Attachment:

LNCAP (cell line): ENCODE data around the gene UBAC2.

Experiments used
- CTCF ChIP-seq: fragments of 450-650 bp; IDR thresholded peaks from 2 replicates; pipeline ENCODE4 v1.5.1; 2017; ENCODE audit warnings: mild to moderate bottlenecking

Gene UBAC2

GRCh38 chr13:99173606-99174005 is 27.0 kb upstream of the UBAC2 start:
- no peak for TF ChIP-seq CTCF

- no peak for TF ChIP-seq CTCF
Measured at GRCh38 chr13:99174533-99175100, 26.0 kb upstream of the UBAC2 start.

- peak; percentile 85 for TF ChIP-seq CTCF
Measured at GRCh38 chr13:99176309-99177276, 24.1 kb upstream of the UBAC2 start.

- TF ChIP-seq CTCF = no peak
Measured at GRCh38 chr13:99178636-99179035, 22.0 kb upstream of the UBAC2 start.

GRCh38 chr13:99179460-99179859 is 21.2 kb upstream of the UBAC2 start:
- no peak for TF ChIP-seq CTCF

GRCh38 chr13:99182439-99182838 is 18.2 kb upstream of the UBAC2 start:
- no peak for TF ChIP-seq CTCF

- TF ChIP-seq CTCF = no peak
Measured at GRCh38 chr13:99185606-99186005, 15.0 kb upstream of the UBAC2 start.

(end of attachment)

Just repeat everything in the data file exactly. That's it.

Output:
LNCAP (cell line): ENCODE data around the gene UBAC2.

Experiments used
- CTCF ChIP-seq: fragments of 450-650 bp; IDR thresholded peaks from 2 replicates; pipeline ENCODE4 v1.5.1; 2017; ENCODE audit warnings: mild to moderate bottlenecking

Gene UBAC2

GRCh38 chr13:99173606-99174005 is 27.0 kb upstream of the UBAC2 start:
- no peak for TF ChIP-seq CTCF

- no peak for TF ChIP-seq CTCF
Measured at GRCh38 chr13:99174533-99175100, 26.0 kb upstream of the UBAC2 start.

- peak; percentile 85 for TF ChIP-seq CTCF
Measured at GRCh38 chr13:99176309-99177276, 24.1 kb upstream of the UBAC2 start.

- TF ChIP-seq CTCF = no peak
Measured at GRCh38 chr13:99178636-99179035, 22.0 kb upstream of the UBAC2 start.

GRCh38 chr13:99179460-99179859 is 21.2 kb upstream of the UBAC2 start:
- no peak for TF ChIP-seq CTCF

GRCh38 chr13:99182439-99182838 is 18.2 kb upstream of the UBAC2 start:
- no peak for TF ChIP-seq CTCF

- TF ChIP-seq CTCF = no peak
Measured at GRCh38 chr13:99185606-99186005, 15.0 kb upstream of the UBAC2 start.